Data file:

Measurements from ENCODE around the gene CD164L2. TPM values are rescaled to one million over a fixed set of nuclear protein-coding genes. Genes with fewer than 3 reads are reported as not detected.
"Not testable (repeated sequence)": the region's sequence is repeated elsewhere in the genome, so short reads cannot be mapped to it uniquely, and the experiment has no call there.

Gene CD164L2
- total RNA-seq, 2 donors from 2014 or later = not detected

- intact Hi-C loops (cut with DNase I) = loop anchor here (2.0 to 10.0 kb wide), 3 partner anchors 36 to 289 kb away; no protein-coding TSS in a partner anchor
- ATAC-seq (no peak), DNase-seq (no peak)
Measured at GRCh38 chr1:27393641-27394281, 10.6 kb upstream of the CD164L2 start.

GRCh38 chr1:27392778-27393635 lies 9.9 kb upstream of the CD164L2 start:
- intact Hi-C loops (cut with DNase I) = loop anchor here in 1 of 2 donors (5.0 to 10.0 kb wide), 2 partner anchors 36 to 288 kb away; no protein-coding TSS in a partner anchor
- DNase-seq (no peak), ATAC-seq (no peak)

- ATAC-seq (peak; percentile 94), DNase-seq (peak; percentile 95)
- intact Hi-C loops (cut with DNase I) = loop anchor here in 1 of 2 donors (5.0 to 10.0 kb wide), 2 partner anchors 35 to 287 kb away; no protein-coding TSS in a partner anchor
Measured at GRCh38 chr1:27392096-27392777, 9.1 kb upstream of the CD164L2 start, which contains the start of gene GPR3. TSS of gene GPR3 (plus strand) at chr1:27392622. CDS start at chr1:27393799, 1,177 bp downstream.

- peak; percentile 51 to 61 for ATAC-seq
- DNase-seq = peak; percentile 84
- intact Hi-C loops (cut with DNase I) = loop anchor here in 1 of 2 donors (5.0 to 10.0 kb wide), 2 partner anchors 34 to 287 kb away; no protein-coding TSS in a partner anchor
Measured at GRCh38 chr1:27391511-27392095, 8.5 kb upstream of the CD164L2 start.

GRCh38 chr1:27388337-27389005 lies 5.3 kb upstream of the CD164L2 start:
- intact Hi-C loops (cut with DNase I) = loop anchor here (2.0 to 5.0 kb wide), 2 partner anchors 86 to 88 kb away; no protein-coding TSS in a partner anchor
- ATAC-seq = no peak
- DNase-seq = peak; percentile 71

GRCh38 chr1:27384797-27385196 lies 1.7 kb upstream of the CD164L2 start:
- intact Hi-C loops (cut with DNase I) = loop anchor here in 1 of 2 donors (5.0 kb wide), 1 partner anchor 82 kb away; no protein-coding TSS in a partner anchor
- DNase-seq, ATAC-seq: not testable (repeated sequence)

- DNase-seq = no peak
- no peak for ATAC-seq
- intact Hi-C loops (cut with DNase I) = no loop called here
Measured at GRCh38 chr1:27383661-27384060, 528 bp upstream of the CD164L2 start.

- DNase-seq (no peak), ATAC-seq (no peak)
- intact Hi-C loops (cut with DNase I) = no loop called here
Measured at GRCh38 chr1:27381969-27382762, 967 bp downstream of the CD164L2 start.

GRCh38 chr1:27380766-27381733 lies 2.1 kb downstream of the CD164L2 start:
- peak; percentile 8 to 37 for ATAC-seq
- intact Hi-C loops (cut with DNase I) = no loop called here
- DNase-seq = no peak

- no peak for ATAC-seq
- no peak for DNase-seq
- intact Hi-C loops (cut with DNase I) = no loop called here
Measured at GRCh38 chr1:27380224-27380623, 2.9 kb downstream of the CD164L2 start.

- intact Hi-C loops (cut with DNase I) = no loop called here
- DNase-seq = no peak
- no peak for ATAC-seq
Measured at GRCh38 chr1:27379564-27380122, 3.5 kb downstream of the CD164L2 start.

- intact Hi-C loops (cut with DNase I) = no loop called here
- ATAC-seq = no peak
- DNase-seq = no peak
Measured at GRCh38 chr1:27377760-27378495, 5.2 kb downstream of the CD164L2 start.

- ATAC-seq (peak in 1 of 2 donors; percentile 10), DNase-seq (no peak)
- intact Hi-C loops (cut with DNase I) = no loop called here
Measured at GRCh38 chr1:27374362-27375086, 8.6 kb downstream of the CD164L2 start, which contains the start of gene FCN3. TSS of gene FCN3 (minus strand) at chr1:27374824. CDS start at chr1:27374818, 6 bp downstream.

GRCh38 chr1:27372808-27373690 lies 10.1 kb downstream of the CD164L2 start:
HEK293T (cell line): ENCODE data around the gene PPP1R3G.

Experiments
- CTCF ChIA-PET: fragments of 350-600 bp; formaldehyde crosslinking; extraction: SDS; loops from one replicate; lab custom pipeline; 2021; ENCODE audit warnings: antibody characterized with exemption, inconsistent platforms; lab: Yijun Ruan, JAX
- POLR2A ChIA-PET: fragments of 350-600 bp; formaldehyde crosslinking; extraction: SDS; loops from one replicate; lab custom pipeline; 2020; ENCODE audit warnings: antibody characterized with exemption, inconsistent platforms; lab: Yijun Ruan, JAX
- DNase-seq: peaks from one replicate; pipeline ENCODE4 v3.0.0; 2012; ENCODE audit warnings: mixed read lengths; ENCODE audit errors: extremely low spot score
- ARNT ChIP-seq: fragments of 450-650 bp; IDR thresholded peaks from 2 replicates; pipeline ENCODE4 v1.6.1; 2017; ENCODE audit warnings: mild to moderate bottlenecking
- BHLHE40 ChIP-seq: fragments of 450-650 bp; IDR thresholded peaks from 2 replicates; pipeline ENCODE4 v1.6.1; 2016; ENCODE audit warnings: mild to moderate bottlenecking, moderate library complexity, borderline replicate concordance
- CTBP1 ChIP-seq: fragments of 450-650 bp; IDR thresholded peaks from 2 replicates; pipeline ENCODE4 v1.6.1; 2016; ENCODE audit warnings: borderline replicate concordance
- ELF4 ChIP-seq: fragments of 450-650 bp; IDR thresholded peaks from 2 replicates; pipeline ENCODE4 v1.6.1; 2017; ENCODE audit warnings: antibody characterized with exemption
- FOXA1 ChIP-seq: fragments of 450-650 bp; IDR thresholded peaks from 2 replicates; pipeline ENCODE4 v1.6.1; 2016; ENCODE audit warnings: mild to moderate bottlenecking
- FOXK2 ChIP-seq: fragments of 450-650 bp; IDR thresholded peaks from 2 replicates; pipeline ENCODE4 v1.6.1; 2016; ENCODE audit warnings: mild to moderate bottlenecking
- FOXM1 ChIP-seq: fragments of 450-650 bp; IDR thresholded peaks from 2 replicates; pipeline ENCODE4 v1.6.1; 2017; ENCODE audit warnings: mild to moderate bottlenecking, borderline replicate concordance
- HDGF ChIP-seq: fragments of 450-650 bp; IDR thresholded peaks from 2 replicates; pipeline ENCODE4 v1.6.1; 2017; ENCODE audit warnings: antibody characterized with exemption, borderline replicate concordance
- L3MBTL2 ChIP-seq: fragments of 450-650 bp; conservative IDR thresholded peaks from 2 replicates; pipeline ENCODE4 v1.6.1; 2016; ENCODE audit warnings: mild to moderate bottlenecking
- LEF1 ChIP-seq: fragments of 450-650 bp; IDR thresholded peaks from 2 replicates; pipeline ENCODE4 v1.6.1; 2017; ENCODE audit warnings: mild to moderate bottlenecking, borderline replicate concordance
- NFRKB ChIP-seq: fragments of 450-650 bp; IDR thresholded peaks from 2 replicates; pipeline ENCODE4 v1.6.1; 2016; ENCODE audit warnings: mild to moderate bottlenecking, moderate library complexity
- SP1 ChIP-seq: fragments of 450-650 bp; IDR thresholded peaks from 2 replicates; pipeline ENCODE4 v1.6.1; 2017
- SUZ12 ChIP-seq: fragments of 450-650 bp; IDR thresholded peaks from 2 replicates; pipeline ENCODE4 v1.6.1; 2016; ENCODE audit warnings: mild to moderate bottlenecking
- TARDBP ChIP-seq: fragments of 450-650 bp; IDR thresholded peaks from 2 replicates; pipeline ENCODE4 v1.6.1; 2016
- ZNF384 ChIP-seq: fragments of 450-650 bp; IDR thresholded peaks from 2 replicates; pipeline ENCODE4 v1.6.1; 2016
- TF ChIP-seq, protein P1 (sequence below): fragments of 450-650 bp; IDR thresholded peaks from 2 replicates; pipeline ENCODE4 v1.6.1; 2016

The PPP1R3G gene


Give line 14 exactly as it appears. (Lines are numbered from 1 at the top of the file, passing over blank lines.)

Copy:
- peak; percentile 51 to 61 for ATAC-seq